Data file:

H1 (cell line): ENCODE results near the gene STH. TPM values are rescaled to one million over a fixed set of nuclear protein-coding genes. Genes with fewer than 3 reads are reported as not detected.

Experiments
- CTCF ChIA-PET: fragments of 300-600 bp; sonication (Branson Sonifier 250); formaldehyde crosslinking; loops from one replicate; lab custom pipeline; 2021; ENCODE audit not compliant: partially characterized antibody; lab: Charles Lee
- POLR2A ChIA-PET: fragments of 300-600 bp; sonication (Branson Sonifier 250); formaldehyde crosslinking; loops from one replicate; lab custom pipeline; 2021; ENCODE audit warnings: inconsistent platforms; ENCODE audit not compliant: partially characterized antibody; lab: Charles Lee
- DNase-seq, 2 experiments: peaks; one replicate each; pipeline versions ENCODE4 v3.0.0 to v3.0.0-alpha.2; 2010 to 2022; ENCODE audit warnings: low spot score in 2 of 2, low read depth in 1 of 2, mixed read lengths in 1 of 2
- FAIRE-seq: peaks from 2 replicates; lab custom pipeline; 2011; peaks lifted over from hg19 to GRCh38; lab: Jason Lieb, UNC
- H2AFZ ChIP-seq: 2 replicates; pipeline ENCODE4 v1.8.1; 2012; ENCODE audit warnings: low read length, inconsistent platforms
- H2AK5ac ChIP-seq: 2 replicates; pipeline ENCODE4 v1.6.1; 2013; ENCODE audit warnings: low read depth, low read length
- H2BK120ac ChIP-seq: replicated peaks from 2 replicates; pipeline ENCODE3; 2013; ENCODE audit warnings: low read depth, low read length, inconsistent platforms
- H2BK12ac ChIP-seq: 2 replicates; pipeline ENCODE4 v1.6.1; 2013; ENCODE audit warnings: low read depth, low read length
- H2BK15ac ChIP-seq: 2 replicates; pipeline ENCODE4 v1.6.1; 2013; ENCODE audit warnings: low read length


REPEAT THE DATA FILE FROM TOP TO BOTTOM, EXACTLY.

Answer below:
H1 (cell line): ENCODE results near the gene STH. TPM values are rescaled to one million over a fixed set of nuclear protein-coding genes. Genes with fewer than 3 reads are reported as not detected.

Experiments
- CTCF ChIA-PET: fragments of 300-600 bp; sonication (Branson Sonifier 250); formaldehyde crosslinking; loops from one replicate; lab custom pipeline; 2021; ENCODE audit not compliant: partially characterized antibody; lab: Charles Lee
- POLR2A ChIA-PET: fragments of 300-600 bp; sonication (Branson Sonifier 250); formaldehyde crosslinking; loops from one replicate; lab custom pipeline; 2021; ENCODE audit warnings: inconsistent platforms; ENCODE audit not compliant: partially characterized antibody; lab: Charles Lee
- DNase-seq, 2 experiments: peaks; one replicate each; pipeline versions ENCODE4 v3.0.0 to v3.0.0-alpha.2; 2010 to 2022; ENCODE audit warnings: low spot score in 2 of 2, low read depth in 1 of 2, mixed read lengths in 1 of 2
- FAIRE-seq: peaks from 2 replicates; lab custom pipeline; 2011; peaks lifted over from hg19 to GRCh38; lab: Jason Lieb, UNC
- H2AFZ ChIP-seq: 2 replicates; pipeline ENCODE4 v1.8.1; 2012; ENCODE audit warnings: low read length, inconsistent platforms
- H2AK5ac ChIP-seq: 2 replicates; pipeline ENCODE4 v1.6.1; 2013; ENCODE audit warnings: low read depth, low read length
- H2BK120ac ChIP-seq: replicated peaks from 2 replicates; pipeline ENCODE3; 2013; ENCODE audit warnings: low read depth, low read length, inconsistent platforms
- H2BK12ac ChIP-seq: 2 replicates; pipeline ENCODE4 v1.6.1; 2013; ENCODE audit warnings: low read depth, low read length
- H2BK15ac ChIP-seq: 2 replicates; pipeline ENCODE4 v1.6.1; 2013; ENCODE audit warnings: low read length